In all of the years I’ve been blogging and using social media, I haven’t made it a practice to share intimate stories.
I do share personally but I don’t share everything, and there are boundaries I don’t cross. Personal things about my kids and my marriage are off limits. I do share my own personal experiences about my life journey, faith, and observations. Lately, I’ve been shaking up the acquaintance trees pretty good with my posts. I’m not sure why some people feel that they have input and that they MUST tell me how they feel I’m wrong, but they have come out of the woodwork recently, since I started sharing about my deconstruction and deconversion.
In the past couple of months I’ve heard from four Christian homeschool blogger friends, one old friend from church who moved away and I haven’t heard from in 7 years, and a family member, all of whom are coming at me with “concerned” questions, indignant attitudes, and plenty of Christian platitudes. I already talked about a reader from my homeschool blog who felt she needed to correct me via Facebook message. Since then, I’ve had comment discussion on IG and FB with these others whom I haven’t talked with in YEARS who are suddenly wanting to give input to my life.
Where were they when we left church in the first place?
Where were they when, after losing that community, we were feeling uprooted and unstable?
And why now should I be obligated to give explanations for the way I feel, my process of deconversion, to people who have not felt the need to stay in my life? Communication goes both ways on the internet, too. But so do boundaries.
I’ve also had some wonderful, supportive messages from other blogger friends and even strangers who said, “Hey, me too. I’m going through this same process right now!” Thank you. I know that YOU KNOW how important it is for me to know you’re there, that you’re doing the work, too. Because this is WORK. Questioning everything we’ve been taught, recognizing unhealthy attitudes and patterns, and drawing our own conclusions, when we’ve been taught not to question anything, is work! And it’s how we start to become whole, healthy human beings.
In the past 7 years, my life has changed drastically.
I was a dedicated Christ-follower who studied the Bible daily and deeply, with a community of like-minded believers around me all the time. We had friends, activities for the family and us as a couple, and a concrete (so we thought) set of beliefs that we lived by. When we left, we lost that community, the friends, the availability of activities for ourselves and our kids. We have had to find new friends.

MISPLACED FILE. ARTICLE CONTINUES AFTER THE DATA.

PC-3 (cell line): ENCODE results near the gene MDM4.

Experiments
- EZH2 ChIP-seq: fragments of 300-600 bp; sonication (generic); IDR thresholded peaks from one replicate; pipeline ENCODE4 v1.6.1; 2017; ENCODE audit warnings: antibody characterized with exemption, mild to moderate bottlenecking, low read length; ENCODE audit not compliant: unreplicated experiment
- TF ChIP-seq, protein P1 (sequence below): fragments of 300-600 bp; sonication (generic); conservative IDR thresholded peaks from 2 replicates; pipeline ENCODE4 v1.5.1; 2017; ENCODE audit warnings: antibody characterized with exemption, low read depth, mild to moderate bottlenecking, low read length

I haven’t read the Bible in 4 years. I no longer pray to God, but I am learning mindful meditation and find it calming and centering. It makes more sense to me than praying to an entity who has no actual intervention in my life. Under the influence of evangelical Christianity, I behaved terribly towards LGBTQ people, even those whom I loved. Now, I welcome friends from all backgrounds and orientations BECAUSE THEY ARE PEOPLE and I love people.
“Logic can be happily tossed out the window.”
Faith and Logic are not compatible. When I write about my journey of deconstructing faith and my relationship to it, I’m expressing my own thoughts and feelings. They aren’t up for debate. I don’t owe you an explanation and I’m not looking for you to try to change my mind. Logic and kindess are the only languages I will abide.
How about this: Own your own crap. Don’t blame anything on holy or unholy entities. Be kind. Take care of your responsibilities, love the ones around you, apologize and make amends, and make choices based on reason. Don’t try to reconvert a deconvert. If you consider that person a friend, then alienating them is probably not something you want to do. Unless you do.
But then, on my social media and on my blog, it IS all about me. Is that selfish? Maybe. But after 20 years in evangelical Christianity, I think I need to be a little bit selfish. We all do.